Images of refugees making the dangerous journey to Europe have filled news pages in recent months.
Often, these images are heart-breaking -- showing men, women and children who have braved death in the Aegean Sea, survived in squalid camps or marched for days through European countries often reluctant to let them in.
One Canadian photographer who went to cover refugees’ passage through Europe decided to show another face of the crisis -- resilience amidst adversity.
Frederic Seguin, 26, captured portraits of children in moments of joy as he traveled along the migrant route, from the refugee camps of Lebanon, through the shores of Greece, to the transit camps in Macedonia and finally to Germany -- many refugees’ desired destination.
“The dramatic and tragic pictures we always see tend to ‘dehumanize’ the refugees,” Seguin told The WorldPost by email. “Someone strong and smiling in the same tragic situation is a thousand times more powerful and touching.”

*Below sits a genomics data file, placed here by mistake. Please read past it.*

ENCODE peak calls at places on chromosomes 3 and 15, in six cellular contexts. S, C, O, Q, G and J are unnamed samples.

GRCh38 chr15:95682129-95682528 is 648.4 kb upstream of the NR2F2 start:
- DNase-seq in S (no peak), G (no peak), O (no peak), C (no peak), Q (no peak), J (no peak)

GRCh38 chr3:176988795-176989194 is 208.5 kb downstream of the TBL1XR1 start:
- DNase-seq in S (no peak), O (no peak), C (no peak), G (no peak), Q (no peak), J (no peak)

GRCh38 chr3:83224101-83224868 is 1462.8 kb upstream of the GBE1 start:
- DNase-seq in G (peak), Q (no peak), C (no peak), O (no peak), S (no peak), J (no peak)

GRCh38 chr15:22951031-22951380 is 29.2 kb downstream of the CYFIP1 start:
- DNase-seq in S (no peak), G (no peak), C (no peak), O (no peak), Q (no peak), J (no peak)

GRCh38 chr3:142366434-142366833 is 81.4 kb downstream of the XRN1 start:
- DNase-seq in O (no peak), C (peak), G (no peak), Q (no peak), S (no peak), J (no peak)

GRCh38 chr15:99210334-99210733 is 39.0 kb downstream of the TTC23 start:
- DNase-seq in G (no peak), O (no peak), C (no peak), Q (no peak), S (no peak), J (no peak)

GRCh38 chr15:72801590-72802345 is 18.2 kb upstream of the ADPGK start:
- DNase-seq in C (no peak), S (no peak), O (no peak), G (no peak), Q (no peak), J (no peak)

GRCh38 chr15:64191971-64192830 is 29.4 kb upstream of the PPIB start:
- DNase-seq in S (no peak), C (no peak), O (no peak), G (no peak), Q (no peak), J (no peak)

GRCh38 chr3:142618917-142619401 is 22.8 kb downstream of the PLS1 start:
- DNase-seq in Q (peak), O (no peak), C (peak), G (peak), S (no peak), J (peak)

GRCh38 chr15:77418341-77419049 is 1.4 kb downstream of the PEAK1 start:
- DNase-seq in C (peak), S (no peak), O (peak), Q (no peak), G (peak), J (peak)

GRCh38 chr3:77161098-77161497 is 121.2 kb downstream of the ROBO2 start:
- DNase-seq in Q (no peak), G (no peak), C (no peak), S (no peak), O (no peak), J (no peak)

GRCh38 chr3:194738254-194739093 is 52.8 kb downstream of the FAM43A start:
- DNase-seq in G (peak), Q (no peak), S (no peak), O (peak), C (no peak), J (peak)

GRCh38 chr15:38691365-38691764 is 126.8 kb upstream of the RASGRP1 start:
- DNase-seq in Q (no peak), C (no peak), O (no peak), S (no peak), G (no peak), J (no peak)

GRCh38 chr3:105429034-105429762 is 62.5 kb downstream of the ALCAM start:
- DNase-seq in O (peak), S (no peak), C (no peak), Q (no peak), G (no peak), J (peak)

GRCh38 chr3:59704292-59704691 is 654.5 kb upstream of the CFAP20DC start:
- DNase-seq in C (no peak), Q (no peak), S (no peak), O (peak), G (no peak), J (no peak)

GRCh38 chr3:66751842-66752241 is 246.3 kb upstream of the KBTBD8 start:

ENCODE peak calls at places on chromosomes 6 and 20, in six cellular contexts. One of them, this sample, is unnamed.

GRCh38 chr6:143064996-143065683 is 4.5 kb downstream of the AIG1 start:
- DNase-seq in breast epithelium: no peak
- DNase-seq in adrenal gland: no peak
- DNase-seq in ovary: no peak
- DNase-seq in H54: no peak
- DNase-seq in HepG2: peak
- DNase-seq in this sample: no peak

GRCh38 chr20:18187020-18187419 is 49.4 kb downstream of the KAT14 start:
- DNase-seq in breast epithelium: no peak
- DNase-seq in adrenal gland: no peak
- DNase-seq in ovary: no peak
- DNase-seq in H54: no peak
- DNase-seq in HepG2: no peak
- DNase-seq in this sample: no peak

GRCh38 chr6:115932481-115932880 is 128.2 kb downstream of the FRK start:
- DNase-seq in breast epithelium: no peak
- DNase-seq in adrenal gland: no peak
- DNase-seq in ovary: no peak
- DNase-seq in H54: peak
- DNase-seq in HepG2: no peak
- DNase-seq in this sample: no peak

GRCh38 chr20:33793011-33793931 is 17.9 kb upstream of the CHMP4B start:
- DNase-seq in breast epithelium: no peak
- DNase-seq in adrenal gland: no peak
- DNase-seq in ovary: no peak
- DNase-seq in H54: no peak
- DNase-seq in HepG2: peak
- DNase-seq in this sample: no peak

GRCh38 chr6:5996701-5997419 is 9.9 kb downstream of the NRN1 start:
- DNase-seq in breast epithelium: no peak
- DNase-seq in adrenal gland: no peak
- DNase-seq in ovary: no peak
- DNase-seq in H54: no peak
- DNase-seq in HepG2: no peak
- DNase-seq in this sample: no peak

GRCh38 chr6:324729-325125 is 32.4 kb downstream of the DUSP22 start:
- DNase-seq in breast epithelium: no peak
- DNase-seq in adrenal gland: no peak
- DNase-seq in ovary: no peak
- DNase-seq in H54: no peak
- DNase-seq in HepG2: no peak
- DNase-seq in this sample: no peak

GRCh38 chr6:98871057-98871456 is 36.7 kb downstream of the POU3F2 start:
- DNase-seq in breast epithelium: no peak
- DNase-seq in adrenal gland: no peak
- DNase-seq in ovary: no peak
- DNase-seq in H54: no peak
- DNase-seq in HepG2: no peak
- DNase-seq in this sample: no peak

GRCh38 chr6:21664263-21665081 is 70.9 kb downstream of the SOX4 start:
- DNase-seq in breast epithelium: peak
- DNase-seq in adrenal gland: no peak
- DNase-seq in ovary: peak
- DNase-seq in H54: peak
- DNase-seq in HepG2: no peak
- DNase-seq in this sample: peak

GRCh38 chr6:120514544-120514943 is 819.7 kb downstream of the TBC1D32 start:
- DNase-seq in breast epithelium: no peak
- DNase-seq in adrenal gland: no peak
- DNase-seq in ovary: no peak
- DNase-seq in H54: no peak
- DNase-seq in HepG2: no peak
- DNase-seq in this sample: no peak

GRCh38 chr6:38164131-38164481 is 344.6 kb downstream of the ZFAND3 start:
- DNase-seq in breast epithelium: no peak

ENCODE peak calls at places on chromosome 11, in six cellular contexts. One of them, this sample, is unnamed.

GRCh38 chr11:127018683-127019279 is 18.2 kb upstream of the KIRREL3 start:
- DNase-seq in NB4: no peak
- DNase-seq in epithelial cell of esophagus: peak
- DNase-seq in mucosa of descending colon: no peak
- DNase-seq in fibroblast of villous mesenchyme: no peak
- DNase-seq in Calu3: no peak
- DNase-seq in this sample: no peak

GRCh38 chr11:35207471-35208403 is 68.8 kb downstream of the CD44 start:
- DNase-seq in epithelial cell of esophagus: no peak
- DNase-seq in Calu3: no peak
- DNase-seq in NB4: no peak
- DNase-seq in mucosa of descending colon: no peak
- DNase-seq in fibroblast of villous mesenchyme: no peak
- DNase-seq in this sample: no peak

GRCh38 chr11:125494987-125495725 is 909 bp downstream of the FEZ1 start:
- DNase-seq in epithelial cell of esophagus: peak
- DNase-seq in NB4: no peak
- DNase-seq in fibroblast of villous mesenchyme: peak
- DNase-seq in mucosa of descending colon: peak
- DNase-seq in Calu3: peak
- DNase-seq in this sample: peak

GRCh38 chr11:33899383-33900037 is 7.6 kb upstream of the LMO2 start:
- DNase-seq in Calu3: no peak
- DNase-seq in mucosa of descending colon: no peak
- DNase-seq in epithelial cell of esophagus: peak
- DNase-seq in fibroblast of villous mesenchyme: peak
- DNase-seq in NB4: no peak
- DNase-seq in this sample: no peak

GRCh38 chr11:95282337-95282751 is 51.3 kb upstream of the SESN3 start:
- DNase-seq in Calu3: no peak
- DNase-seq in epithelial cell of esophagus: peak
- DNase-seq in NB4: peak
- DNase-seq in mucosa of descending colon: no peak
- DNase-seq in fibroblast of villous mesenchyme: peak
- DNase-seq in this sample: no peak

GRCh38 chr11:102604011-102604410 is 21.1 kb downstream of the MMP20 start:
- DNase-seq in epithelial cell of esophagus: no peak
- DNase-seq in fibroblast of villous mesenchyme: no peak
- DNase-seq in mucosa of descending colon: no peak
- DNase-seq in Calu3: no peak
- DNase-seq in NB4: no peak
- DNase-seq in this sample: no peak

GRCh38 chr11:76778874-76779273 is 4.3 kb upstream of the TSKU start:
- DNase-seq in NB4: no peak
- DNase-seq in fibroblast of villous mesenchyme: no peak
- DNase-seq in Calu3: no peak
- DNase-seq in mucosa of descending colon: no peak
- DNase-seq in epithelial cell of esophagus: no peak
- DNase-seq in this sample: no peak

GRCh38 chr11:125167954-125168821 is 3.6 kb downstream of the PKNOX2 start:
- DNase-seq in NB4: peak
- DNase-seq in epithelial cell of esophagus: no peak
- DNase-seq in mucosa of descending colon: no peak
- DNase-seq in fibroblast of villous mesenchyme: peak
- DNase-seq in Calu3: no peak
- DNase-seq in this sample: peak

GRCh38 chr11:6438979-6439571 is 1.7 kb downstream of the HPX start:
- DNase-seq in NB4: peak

“Kids most of the time will be asking for pictures and will react with a smile to the camera,” Seguin said.
More than a million migrants and refugees arrived in Europe last year, most fleeing war-torn Syria. One in five of those who fled via the Mediterranean Sea last year were children.
Despite the dangers of making the sea crossing at winter, and tightening borders in Europe, migrants and refugees continue to arrive in record numbers. Over 45,000 people reached Greece by boat last month, more than 30 times the number in January last year.
See Seguin’s photo series ‘Smiles in Exile’ below and visit his website to learn more about the project. All captions are by the photographer and have been lightly edited.
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